• Rob Butterfield


All the way from Memphis, well, Herefordshire.

Mott. My first album. Photo by Rob Butterfield.

17th September 1973. It was my 11th birthday. Two years off being a teenager, the owner of a handful of 7” 45rpm singles and yet to own my very own 12” album. My older brother of 15 already had quite a few. Thanks to him I was well versed with the music of T.Rex, David Bowie and Deep Purple.

I’d seen Mott the Hoople on Top of the Pops performing their singles Honaloochie Boogie and All The Way From Memphis. Frontman Ian Hunter, with his corkscrew hair and sunglasses reminded me of Marc Bolan. I was digging this stuff and put in a request for their latest album release ‘MOTT’ for my birthday.

Imagine my excitement as I unwrapped the thin, square, album-shaped present from my Mum and Dad. Could it be? Peeling back the paper the vivid pink and iconic printed acetate head image showing through the cut out became apparent. This was it, this was art, this was Mott, this was my first ever album! I still revel at the album artwork today. It’s a classic, identifiable from 100 paces, hand finished, beautifully printed, the poem ‘A Sane Revolution’ by DH Lawrence overprinted on the back cover. A classic in the realest sense.

I felt grown up. This was no kids album, no Hot Hits or Top of the Pops compilation. This was proper, grown up rock music. I’d put my stake in the ground. This (just) 11 year old kid was serious about his music!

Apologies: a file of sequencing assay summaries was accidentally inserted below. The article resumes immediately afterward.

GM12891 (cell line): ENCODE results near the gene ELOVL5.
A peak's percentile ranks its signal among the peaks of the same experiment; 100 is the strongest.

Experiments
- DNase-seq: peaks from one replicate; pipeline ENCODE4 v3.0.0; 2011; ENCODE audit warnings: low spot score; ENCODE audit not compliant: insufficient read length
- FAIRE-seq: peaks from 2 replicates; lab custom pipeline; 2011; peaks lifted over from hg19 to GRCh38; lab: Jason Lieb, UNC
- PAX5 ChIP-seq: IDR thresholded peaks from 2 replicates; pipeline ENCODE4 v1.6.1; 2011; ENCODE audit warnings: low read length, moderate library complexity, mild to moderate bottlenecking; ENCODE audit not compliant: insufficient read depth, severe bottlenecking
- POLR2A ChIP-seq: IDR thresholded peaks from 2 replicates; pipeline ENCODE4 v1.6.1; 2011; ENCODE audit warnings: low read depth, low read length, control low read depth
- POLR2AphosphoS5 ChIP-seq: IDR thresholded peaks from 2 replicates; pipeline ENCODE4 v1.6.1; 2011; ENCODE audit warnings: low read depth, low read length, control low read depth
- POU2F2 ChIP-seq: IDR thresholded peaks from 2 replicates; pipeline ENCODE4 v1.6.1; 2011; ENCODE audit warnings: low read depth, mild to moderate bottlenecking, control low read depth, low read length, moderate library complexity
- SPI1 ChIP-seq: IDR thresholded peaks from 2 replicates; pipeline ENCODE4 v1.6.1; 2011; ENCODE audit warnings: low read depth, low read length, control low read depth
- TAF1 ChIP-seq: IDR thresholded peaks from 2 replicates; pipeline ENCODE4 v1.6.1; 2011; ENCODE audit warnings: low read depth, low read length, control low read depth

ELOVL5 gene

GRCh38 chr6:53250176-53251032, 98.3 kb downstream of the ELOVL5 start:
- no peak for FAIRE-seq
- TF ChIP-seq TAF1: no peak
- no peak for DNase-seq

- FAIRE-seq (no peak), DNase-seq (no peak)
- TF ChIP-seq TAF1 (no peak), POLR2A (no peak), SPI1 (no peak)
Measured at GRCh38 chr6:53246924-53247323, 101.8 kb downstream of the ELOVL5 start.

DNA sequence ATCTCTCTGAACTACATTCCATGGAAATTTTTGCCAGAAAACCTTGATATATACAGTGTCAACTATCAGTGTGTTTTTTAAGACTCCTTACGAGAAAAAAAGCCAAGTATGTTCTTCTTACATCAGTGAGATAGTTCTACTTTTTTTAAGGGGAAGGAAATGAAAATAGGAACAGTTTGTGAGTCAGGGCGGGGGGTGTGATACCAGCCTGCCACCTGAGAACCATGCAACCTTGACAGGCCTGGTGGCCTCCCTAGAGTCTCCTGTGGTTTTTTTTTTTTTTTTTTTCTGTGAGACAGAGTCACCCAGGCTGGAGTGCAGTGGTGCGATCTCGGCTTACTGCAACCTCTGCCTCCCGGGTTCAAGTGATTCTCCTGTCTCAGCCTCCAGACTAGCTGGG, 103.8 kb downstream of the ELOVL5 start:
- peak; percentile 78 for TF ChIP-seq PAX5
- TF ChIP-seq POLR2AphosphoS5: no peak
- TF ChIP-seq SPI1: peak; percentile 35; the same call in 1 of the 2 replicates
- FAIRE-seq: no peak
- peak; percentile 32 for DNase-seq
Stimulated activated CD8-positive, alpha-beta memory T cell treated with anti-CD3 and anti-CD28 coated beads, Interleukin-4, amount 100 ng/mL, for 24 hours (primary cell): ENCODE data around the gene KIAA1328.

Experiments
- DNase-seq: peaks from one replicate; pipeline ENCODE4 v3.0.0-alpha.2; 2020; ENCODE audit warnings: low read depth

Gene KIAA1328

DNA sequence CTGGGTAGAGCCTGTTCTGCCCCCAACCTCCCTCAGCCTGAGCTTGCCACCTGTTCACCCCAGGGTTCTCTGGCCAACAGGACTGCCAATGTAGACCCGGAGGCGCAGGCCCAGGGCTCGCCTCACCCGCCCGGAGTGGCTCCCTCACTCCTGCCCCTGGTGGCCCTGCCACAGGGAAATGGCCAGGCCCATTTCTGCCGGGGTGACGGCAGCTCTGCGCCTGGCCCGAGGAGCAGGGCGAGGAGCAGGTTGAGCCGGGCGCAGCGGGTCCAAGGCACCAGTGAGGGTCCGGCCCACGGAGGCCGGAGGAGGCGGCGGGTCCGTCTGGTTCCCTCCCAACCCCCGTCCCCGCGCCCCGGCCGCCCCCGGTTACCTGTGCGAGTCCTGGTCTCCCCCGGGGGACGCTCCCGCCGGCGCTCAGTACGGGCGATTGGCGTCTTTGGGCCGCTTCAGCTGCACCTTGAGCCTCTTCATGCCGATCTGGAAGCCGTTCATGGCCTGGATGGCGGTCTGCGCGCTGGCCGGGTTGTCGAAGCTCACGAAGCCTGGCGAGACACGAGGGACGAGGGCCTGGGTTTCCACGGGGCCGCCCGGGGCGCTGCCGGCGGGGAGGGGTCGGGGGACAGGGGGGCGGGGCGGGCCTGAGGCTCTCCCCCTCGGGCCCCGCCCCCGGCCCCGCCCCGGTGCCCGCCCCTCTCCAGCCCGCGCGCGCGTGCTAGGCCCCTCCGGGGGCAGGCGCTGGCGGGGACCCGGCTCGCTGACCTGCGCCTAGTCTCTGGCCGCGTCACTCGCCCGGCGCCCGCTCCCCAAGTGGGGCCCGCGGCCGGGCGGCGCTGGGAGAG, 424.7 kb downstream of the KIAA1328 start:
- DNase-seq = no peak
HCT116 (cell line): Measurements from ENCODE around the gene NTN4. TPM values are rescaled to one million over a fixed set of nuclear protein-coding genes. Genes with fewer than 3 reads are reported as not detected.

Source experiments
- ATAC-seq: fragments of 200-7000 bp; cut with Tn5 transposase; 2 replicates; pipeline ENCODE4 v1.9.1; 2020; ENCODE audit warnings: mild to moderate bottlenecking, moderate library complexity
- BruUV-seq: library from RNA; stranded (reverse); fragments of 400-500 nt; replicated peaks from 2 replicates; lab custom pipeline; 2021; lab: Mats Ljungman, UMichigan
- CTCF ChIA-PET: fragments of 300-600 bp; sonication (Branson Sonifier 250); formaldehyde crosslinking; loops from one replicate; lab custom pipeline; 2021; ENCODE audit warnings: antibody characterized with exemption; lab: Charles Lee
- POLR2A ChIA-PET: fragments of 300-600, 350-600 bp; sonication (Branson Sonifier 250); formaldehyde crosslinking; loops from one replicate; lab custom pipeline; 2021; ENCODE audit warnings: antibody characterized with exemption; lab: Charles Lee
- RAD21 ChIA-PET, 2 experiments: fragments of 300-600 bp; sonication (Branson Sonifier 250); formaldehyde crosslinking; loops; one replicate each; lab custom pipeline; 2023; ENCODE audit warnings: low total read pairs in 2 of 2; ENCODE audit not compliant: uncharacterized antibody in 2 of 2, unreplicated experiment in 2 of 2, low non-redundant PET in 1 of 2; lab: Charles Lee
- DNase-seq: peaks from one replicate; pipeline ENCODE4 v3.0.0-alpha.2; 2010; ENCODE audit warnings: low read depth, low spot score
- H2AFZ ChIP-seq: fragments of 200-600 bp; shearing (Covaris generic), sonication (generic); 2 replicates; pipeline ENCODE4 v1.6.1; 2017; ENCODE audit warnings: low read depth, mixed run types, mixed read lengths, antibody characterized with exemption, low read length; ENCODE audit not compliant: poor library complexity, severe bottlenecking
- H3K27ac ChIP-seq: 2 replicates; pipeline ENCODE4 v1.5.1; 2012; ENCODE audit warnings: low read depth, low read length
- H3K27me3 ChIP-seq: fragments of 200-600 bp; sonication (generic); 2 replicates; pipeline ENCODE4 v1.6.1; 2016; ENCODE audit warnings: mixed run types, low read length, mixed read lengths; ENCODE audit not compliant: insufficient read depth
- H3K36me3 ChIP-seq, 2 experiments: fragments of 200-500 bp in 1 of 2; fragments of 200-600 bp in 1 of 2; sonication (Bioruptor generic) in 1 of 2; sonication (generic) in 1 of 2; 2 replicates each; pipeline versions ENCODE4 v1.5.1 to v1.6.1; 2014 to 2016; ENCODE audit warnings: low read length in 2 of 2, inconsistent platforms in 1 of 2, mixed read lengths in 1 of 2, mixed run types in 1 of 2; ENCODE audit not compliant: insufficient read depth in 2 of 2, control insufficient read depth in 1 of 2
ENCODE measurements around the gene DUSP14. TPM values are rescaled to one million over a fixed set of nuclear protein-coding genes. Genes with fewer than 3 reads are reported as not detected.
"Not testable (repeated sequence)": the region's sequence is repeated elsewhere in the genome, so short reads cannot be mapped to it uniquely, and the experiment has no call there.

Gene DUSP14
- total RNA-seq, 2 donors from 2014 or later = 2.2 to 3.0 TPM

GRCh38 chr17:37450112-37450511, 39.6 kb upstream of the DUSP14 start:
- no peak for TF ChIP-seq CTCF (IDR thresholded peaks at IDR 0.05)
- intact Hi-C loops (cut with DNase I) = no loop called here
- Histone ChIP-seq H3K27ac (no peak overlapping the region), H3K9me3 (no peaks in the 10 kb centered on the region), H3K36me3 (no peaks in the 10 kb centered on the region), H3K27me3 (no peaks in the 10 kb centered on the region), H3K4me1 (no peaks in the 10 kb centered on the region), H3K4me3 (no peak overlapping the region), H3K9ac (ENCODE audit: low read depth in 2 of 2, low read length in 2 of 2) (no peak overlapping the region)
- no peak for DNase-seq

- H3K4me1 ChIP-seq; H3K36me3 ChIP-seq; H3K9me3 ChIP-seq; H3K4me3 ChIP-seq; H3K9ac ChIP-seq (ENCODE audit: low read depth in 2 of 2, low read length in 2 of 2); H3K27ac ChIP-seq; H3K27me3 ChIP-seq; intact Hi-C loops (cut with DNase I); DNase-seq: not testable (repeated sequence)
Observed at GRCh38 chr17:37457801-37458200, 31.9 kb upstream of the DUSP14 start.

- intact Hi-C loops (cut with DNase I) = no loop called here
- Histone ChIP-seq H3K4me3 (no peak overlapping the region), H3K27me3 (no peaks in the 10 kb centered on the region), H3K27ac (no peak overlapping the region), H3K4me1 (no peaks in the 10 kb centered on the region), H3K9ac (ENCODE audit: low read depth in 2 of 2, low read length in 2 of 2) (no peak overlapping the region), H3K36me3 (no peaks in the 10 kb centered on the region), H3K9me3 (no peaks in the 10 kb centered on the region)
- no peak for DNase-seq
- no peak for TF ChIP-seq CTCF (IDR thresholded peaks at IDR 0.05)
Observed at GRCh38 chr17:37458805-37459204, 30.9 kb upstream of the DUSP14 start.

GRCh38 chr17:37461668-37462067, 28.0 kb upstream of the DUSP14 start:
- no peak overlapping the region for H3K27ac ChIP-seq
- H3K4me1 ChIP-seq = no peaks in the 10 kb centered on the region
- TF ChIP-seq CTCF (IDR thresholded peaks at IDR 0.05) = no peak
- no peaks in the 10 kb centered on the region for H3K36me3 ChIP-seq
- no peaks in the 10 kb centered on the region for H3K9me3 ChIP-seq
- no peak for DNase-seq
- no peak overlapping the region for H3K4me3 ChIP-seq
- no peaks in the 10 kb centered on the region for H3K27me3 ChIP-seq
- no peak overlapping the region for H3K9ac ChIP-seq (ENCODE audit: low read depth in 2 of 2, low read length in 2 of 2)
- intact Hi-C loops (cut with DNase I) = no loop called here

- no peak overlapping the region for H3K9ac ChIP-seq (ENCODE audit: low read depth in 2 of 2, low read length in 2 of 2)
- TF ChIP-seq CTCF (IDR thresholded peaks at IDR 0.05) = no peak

Just nine tracks in total, from the swing and swagger of All The Way From Memphis, the anthemic Violence (violence, violence, it’s the only way that’ll make you see sense) to the 7 minute 40 second musical extravaganza that is I’m A Cadillac/El Comino Dolo Roso and the final Cockney Rebelesque track I Wish I Was Your Mother.

It’s still one of my favourite albums, probably for the very fact that it was my very first album. It’s my only Mott The Hoople album, I can’t say that I was ever a huge fan, but a fan nonetheless. Do I play it much? Not really. It occasionally gets a spin when I’m feeling nostalgic and I can tell my wife, or the kids (or whoever is in the room at the time!) “this was my first ever album.” It’s bloody great too, a proper slice of what made 70’s music great.

I’m currently reading the recently re-issued ‘Diary of a rock n’ roll star’ by Ian Hunter which chronicles their 1972 American tour, just before this album was recorded and released. To quote The Guardian “…its mixture of insight, comedy and breathless prose makes it an enduring crystallisation of the rock musician’s lot, and a quietly glorious period piece.”

A quietly glorious period piece. Just like the album!

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